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Thread: Another shot from the hip by NASA? Gravel on Mars

  1. #1 Another shot from the hip by NASA? Gravel on Mars 
    Moderator Moderator Dishmaster's Avatar
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    The latest NASA press release seems to confirm the presence of water and rivers on ancient mars.

    NASA - NASA Rover Finds Old Streambed on Martian Surface

    The article is written in a way that this is the only possible explanation. But with the negative experience we have with previous NASA announcements (bacteria seemingly incorporating new elements in their DNA) one may question the firm statements made there. So, here is a question to those who also have a geological background.

    My first impression was that the gravel shown looks quite different from what I would expect to see in a river bed. Aren't alternitve explanations equally justified, like sandstorms shaping the surface of stones? In addition, could the conglomerates shown not also be a result of volcanic activity?

    What disappoints me most, is the common habit of so called science journalists, who simply copy and paste such announcements without actually looking deeper or trying to get confirmation from independent researchers. I don't understand that they do not realise that press releases do not necessarily transport firm knowledge or confirmed scientific results, but instead are merely advertisements to catch the attention of the public.


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  3. #2  
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    The gravels in conglomerates at both outcrops range in size from a grain of sand to a golf ball. Some are angular, but many are rounded.

    "The shapes tell you they were transported and the sizes tell you they couldn't be transported by wind."
    I disagree. I think the sizes tell us they couldn't be transported rapidly, by wind.

    Try this: Suppose somebody lost a golf ball on Mars 4.5 billion years ago. Allow the shifting of sand and dust by wind, around and under the ball, to insinuate it 3 horizontally each day. That'll be a paltry millimeter of transport each year. But transport it is. At that rate the golf ball will have traveled a quarter of the way around Mars when we find it. Whether or not a golf-ball (or brick?) would move at all on a bed of slowly shifting sand and dust, is maybe a physics question? I guess it would, and the folks behind the article just can't grasp the timescales at work on that planet's surface, like people who find fossil seashells in the mountains and suppose a great flood transported them there.


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    There was more detail in the televised press conference. I'll find a link.
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    Administrator KALSTER's Avatar
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    This doesn't look like wind transported, does it? Look at the comparison:

    692158main_Williams-3pia16189-43_946-710.jpg
    Disclaimer: I do not declare myself to be an expert on ANY subject. If I state something as fact that is obviously wrong, please don't hesitate to correct me. I welcome such corrections in an attempt to be as truthful and accurate as possible.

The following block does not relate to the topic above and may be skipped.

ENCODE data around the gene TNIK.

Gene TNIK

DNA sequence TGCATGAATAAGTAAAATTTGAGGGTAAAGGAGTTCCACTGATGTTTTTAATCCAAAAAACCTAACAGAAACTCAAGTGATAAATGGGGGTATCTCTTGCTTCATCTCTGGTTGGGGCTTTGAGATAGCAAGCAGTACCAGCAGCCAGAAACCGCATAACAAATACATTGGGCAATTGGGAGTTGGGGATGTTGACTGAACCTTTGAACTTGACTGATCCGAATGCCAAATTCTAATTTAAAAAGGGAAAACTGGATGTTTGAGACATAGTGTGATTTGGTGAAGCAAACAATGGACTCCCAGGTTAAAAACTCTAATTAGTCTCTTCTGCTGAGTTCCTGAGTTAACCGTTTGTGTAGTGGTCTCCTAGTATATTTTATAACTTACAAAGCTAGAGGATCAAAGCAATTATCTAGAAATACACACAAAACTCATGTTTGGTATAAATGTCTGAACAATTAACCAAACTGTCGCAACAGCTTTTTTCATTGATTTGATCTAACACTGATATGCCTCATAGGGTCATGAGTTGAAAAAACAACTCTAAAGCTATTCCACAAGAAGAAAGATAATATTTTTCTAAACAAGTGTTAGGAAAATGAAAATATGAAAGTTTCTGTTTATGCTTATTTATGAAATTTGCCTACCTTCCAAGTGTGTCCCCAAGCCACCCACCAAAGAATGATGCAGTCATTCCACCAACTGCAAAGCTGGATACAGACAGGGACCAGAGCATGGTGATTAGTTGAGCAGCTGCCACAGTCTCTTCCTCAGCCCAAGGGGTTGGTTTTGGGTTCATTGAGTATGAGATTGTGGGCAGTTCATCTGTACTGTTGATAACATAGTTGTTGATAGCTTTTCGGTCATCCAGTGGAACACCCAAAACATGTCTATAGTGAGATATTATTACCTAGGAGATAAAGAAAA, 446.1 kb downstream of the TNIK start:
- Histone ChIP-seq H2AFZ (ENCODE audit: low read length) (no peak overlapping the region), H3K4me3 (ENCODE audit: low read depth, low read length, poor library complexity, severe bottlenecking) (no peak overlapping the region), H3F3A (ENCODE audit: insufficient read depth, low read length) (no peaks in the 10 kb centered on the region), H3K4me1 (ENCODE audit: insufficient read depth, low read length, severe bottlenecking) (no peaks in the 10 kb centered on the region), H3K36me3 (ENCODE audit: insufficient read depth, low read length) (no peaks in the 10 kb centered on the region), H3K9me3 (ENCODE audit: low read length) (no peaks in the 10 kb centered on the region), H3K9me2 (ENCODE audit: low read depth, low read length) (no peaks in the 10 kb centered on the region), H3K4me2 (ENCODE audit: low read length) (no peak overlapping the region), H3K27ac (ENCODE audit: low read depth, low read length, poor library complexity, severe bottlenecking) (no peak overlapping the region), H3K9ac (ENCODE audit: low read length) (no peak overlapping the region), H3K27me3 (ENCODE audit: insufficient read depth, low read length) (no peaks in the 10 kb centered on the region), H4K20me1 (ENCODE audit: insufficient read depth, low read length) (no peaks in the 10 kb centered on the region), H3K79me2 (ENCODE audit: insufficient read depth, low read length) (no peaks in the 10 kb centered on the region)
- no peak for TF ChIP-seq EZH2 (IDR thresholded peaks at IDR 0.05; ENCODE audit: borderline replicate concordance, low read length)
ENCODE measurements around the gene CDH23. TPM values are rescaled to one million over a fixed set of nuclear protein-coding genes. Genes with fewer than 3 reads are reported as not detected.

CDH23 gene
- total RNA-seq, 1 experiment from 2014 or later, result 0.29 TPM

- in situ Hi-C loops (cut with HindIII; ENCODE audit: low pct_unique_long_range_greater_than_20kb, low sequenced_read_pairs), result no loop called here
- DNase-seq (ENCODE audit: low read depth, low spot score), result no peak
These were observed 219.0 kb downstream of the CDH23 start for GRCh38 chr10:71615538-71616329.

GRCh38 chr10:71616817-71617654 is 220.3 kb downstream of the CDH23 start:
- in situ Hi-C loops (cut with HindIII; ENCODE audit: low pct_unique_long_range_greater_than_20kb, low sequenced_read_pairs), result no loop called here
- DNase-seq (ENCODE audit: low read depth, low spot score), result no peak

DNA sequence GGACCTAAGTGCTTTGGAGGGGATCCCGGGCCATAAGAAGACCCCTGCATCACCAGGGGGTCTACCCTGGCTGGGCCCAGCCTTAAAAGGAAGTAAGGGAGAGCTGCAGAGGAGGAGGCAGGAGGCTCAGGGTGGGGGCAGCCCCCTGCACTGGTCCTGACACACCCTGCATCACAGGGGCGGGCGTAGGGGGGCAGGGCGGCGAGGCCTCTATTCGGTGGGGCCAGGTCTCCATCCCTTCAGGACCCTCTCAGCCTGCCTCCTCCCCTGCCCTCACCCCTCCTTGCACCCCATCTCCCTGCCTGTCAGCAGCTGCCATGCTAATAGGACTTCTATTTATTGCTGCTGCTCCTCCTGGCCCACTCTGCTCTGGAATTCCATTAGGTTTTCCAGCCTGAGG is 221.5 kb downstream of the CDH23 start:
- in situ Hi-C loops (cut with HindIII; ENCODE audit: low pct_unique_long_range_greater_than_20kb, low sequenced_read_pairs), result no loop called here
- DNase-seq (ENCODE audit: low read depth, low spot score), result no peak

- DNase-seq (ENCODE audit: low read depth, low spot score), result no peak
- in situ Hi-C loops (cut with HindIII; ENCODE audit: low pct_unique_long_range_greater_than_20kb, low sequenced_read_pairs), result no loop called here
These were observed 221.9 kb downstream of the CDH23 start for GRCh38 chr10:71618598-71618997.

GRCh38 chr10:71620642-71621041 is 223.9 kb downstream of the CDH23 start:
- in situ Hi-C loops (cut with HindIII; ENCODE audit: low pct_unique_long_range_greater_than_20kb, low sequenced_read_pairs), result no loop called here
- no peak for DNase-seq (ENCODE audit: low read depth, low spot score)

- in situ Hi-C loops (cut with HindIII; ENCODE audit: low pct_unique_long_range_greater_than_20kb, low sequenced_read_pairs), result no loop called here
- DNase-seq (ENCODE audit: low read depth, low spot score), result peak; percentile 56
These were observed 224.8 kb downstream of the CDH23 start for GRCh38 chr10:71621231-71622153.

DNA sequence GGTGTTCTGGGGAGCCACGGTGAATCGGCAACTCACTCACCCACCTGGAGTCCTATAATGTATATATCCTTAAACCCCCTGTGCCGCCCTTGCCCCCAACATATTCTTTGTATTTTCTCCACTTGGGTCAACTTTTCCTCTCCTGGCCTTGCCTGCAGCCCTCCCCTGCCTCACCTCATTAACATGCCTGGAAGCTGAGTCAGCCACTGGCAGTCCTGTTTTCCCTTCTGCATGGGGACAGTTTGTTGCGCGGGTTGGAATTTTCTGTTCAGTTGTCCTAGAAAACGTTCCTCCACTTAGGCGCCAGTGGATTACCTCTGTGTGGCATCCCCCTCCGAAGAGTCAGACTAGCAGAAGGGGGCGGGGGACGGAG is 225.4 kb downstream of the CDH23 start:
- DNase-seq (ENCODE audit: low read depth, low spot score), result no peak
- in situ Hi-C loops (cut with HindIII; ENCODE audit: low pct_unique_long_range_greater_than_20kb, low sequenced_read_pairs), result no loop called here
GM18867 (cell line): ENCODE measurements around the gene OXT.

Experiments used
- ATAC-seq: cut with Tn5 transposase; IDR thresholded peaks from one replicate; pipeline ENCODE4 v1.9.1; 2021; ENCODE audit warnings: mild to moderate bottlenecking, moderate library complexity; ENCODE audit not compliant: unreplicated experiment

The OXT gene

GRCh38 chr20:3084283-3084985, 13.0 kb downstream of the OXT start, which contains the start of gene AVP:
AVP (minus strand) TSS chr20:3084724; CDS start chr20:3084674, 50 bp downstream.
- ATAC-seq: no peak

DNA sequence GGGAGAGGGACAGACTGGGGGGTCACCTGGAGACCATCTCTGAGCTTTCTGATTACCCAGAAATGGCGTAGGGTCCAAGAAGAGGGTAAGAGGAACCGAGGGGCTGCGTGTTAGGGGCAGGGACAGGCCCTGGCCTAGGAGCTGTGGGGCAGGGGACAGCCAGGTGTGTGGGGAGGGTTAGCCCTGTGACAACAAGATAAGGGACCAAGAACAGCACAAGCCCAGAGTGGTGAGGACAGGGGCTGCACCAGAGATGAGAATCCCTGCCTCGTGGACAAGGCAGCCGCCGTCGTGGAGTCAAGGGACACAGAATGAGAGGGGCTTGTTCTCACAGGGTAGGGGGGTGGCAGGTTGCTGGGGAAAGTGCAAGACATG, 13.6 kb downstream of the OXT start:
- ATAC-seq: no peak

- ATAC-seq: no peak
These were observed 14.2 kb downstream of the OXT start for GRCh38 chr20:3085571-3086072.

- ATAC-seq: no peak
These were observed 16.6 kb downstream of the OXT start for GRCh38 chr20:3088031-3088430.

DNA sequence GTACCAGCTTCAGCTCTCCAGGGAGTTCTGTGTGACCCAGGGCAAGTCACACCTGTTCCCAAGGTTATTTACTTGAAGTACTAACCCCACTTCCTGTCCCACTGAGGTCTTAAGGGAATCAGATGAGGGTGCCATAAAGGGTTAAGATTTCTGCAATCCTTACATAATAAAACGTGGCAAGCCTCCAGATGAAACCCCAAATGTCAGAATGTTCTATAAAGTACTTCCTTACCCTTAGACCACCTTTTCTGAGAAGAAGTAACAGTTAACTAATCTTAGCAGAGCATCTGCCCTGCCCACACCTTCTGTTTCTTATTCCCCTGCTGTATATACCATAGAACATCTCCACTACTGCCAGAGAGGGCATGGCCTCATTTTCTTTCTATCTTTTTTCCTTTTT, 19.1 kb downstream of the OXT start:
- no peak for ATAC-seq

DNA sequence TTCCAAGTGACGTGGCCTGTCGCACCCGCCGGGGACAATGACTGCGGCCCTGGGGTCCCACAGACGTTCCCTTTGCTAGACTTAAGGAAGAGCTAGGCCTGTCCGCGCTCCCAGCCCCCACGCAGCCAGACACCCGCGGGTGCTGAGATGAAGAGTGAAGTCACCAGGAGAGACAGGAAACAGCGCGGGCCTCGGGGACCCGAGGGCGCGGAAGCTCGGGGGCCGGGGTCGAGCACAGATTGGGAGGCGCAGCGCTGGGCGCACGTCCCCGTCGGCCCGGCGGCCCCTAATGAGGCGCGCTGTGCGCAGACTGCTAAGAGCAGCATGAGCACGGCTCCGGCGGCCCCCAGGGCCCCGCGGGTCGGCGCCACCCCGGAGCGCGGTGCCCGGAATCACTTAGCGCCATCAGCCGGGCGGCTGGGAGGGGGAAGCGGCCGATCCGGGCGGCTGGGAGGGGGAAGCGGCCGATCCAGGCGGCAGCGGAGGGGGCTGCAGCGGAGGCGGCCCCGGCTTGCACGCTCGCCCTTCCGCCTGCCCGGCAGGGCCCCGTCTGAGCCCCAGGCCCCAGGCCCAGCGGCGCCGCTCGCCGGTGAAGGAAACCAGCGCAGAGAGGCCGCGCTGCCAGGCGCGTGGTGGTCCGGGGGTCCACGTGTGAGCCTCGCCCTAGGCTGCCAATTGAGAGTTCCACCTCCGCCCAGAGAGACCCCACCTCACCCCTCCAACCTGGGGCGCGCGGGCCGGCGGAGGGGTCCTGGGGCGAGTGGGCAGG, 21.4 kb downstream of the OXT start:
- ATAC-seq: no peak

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  6. #5  
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    Quote Originally Posted by KALSTER View Post
    This doesn't look like wind transported, does it? Look at the comparison:

    692158main_Williams-3pia16189-43_946-710.jpg
    But maybe polished by wind and sand? Would vulcanism be able to serve as a transport vehicle? What about these conglomerates:
    https://en.wikipedia.org/wiki/Pyroclastic_rock

    And then eroded over millions or even billions of years. I'm just asking.
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    I am no expert of course.

    Just saying with the comparison, it looks pretty plausible as a stream bed, especially with the different coloured rocks and the way they seem to have been cemented together like that. I don't think NASA is proclaiming certainty either, just good confidence. Supporting evidence are topography images indicating "an alluvial fan of material washed down from the rim, streaked by many apparent channels, sitting uphill of the new finds.", as well as the images taken by the Mars Reconnaissance Orbiter indicating evidence of flowing water.

    It is of course quite possible that simple wind erosion could have sculpted the rocks. Even though Mars has a thin atmosphere, it is still prone to severe sand storms that can move a lot of material around the surface. I guess we'll know more once they start analysing the rock composition.

    I do get your point about how they conduct their press releases though. If it happens that they change their minds later, it reflects badly on NASA and science generally in the minds of the average citizen, which in turn could affect funding in future.
    Disclaimer: I do not declare myself to be an expert on ANY subject. If I state something as fact that is obviously wrong, please don't hesitate to correct me. I welcome such corrections in an attempt to be as truthful and accurate as possible.

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    One telling factor was how rounded the rocks are. Air transport would not have produced cobbles so smoothed, from what they said (there were other close ups of detail).
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  9. #8  
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    Quote Originally Posted by Dishmaster View Post